The Coen brothers have been making great movies for decades, and Miller’s Crossing is proof of that. The 1990 neo-noir film follows a criminal enforcer who finds himself caught between two warring gangs in the 1920s. As often happens, the plot quickly becomes convoluted, but the core elements of all great Coen films are on display here. There’s plenty of hilarious dialogue, a few darkly comic displays of violence, and a few moments that are genuinely suspenseful. Miller’s Crossing is always surprising, and that’s just part of what makes it excellent.

The Rider (2018)

The Rider
92 %
r 103m
Genre Western, Drama
Stars Brady Jandreau, Tim Jandreau, Lilly Jandreau
Directed by Chloé Zhao
Chloé Zhao is now an Oscar-winning director with a Marvel movie in her future, but in 2017, it was The Rider that first offered a sense of what she was capable of to most critics. The Rider follows Brady, a rodeo rider who is recovering from a severe injury he sustained in the ring. Like much of Zhao’s work, The Rider is a pseudo-documentary and is based in large part on actor Brady Jandreau’s real life. The movie is a moving portrait of Brady’s struggle for purpose, and an examination of what a person does after they seem to have lost everything.

Trading Places (1983)

Trading Places
69 %
r 116m
Genre Comedy
Stars Dan Aykroyd, Eddie Murphy, Ralph Bellamy
Directed by John Landis
Eddie Murphy made more iconic comedies in the 1980s than you can count on both hands, but Trading Places may be the very best of them. The movie follows a Wall Street stockbroker and a low-level hustler who swap places as part of a bet between two ultra-wealthy brothers. One brother believes that circumstances determine a person’s well-being, while the other believes that the circumstances come as a result of personal traits. The movie is hilarious, but it’s also a searing critique of capitalism, one that condemns both brothers for using these men, played by Murphy and Dan Aykroyd, as mere props in their own twisted game.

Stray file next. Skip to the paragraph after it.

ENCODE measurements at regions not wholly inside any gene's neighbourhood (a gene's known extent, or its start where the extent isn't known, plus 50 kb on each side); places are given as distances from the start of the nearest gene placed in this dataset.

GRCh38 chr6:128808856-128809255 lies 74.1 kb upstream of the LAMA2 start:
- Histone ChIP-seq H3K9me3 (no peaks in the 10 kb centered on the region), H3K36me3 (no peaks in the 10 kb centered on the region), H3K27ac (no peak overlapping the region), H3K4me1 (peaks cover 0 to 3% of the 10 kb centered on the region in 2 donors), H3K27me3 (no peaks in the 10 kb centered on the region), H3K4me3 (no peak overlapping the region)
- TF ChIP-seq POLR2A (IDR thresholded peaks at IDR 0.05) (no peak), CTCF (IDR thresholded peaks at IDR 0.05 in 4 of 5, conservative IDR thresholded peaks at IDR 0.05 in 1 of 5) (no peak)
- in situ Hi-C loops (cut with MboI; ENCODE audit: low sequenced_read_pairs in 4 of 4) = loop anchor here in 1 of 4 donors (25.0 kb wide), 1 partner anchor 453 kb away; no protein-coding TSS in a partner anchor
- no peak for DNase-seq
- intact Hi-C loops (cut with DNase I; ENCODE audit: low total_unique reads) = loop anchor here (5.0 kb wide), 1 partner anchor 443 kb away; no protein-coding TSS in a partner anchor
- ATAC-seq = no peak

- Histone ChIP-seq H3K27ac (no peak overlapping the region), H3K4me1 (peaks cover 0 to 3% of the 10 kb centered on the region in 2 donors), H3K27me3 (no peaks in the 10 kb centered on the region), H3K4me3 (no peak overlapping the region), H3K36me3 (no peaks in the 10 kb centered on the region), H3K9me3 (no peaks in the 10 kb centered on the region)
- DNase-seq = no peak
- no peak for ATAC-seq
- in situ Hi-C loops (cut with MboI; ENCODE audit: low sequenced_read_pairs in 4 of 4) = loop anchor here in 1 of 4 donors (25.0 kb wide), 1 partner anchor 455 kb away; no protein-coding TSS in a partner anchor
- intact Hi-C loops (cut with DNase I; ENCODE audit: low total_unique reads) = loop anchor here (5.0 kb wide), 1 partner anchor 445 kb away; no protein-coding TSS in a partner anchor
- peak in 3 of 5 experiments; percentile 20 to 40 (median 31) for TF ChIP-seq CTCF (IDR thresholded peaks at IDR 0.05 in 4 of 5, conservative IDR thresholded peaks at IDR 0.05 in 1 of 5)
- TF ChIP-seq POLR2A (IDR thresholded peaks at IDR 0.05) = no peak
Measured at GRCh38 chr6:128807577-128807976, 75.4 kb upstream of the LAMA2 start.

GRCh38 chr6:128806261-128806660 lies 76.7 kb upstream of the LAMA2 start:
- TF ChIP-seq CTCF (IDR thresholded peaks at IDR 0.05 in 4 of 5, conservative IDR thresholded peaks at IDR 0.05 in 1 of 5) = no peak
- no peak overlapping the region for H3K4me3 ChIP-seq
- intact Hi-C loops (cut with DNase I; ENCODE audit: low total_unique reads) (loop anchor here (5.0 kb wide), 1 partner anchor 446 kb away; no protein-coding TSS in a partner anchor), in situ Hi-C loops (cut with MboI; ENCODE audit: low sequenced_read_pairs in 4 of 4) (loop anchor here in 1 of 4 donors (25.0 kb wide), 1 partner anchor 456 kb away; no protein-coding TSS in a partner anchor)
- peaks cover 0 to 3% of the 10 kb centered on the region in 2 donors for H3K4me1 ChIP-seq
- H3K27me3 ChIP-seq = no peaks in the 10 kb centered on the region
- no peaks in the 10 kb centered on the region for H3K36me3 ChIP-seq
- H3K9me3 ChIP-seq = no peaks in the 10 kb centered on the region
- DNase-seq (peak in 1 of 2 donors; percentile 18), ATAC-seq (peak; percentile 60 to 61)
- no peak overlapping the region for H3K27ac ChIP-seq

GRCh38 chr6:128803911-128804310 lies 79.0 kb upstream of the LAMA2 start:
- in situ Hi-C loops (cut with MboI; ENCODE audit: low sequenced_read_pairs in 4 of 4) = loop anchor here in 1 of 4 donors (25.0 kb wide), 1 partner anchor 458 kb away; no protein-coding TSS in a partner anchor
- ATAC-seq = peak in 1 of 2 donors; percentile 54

Groundhog Day (1993)

Groundhog Day
72 %
pg 101m
Genre Romance, Fantasy, Drama, Comedy
Stars Bill Murray, Andie MacDowell, Chris Elliott
Directed by Harold Ramis
Many movies have riffed on the idea laid out in Groundhog Day, but few have been able to match the original concept. The film stars Bill Murray as a Philadelphia weatherman who travels to Punxsutawney, Pennsylvania to find out whether the groundhog sees his shadow. Murray’s weatherman is the consummate cynic who finds himself reliving Groundhog Day over and over. Eventually, he learns that in order to escape from this doom loop, he has to improve himself and prove that he can be a better person than who he’s been before.

Call Me by Your Name (2017)

Call Me by Your Name
93 %
r 132m
Genre Romance, Drama
Stars Timothée Chalamet, Armie Hammer, Michael Stuhlbarg